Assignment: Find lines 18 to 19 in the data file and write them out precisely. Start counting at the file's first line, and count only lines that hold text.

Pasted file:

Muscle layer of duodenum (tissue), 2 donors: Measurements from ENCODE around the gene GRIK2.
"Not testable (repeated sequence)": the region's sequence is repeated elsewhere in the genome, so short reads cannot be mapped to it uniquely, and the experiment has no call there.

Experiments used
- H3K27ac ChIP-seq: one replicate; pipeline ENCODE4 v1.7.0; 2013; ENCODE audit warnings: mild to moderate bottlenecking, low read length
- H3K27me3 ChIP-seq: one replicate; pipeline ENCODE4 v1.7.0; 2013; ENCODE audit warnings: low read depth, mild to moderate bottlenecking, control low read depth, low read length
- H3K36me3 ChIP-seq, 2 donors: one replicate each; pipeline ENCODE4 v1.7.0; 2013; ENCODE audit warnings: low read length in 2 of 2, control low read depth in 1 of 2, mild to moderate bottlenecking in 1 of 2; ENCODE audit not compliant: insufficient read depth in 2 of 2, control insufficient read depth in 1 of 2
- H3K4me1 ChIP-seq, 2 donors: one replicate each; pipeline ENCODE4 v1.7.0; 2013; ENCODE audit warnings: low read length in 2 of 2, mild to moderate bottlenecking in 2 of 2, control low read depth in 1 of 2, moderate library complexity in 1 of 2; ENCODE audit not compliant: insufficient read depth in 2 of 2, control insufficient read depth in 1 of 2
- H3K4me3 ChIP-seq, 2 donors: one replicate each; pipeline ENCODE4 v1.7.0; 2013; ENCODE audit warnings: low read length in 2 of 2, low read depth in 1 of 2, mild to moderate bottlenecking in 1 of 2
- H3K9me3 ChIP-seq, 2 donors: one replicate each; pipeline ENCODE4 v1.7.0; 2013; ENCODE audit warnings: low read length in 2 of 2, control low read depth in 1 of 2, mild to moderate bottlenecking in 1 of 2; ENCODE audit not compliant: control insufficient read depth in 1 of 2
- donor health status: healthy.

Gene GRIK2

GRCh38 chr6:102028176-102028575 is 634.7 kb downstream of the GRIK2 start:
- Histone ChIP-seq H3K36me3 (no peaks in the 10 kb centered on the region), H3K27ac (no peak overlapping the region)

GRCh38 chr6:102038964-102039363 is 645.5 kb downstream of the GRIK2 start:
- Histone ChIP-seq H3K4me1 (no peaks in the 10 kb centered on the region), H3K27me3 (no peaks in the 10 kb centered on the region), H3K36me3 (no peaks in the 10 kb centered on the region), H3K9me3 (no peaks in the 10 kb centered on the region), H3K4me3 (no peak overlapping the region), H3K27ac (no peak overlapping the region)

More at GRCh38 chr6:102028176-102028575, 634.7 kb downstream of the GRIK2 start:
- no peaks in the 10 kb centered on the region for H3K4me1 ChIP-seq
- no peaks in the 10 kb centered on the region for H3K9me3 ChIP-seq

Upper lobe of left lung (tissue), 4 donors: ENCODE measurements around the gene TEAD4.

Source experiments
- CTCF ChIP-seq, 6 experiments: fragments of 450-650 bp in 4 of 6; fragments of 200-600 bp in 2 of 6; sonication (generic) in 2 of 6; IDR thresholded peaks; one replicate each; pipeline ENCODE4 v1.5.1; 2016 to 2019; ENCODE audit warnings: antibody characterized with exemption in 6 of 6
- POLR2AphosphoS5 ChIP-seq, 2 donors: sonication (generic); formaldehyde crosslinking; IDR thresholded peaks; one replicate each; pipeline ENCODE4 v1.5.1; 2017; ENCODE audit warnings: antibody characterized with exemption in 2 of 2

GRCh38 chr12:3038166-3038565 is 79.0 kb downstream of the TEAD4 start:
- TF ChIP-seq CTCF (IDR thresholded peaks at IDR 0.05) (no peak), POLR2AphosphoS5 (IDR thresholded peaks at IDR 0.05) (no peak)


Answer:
- no peaks in the 10 kb centered on the region for H3K9me3 ChIP-seq

Upper lobe of left lung (tissue), 4 donors: ENCODE measurements around the gene TEAD4.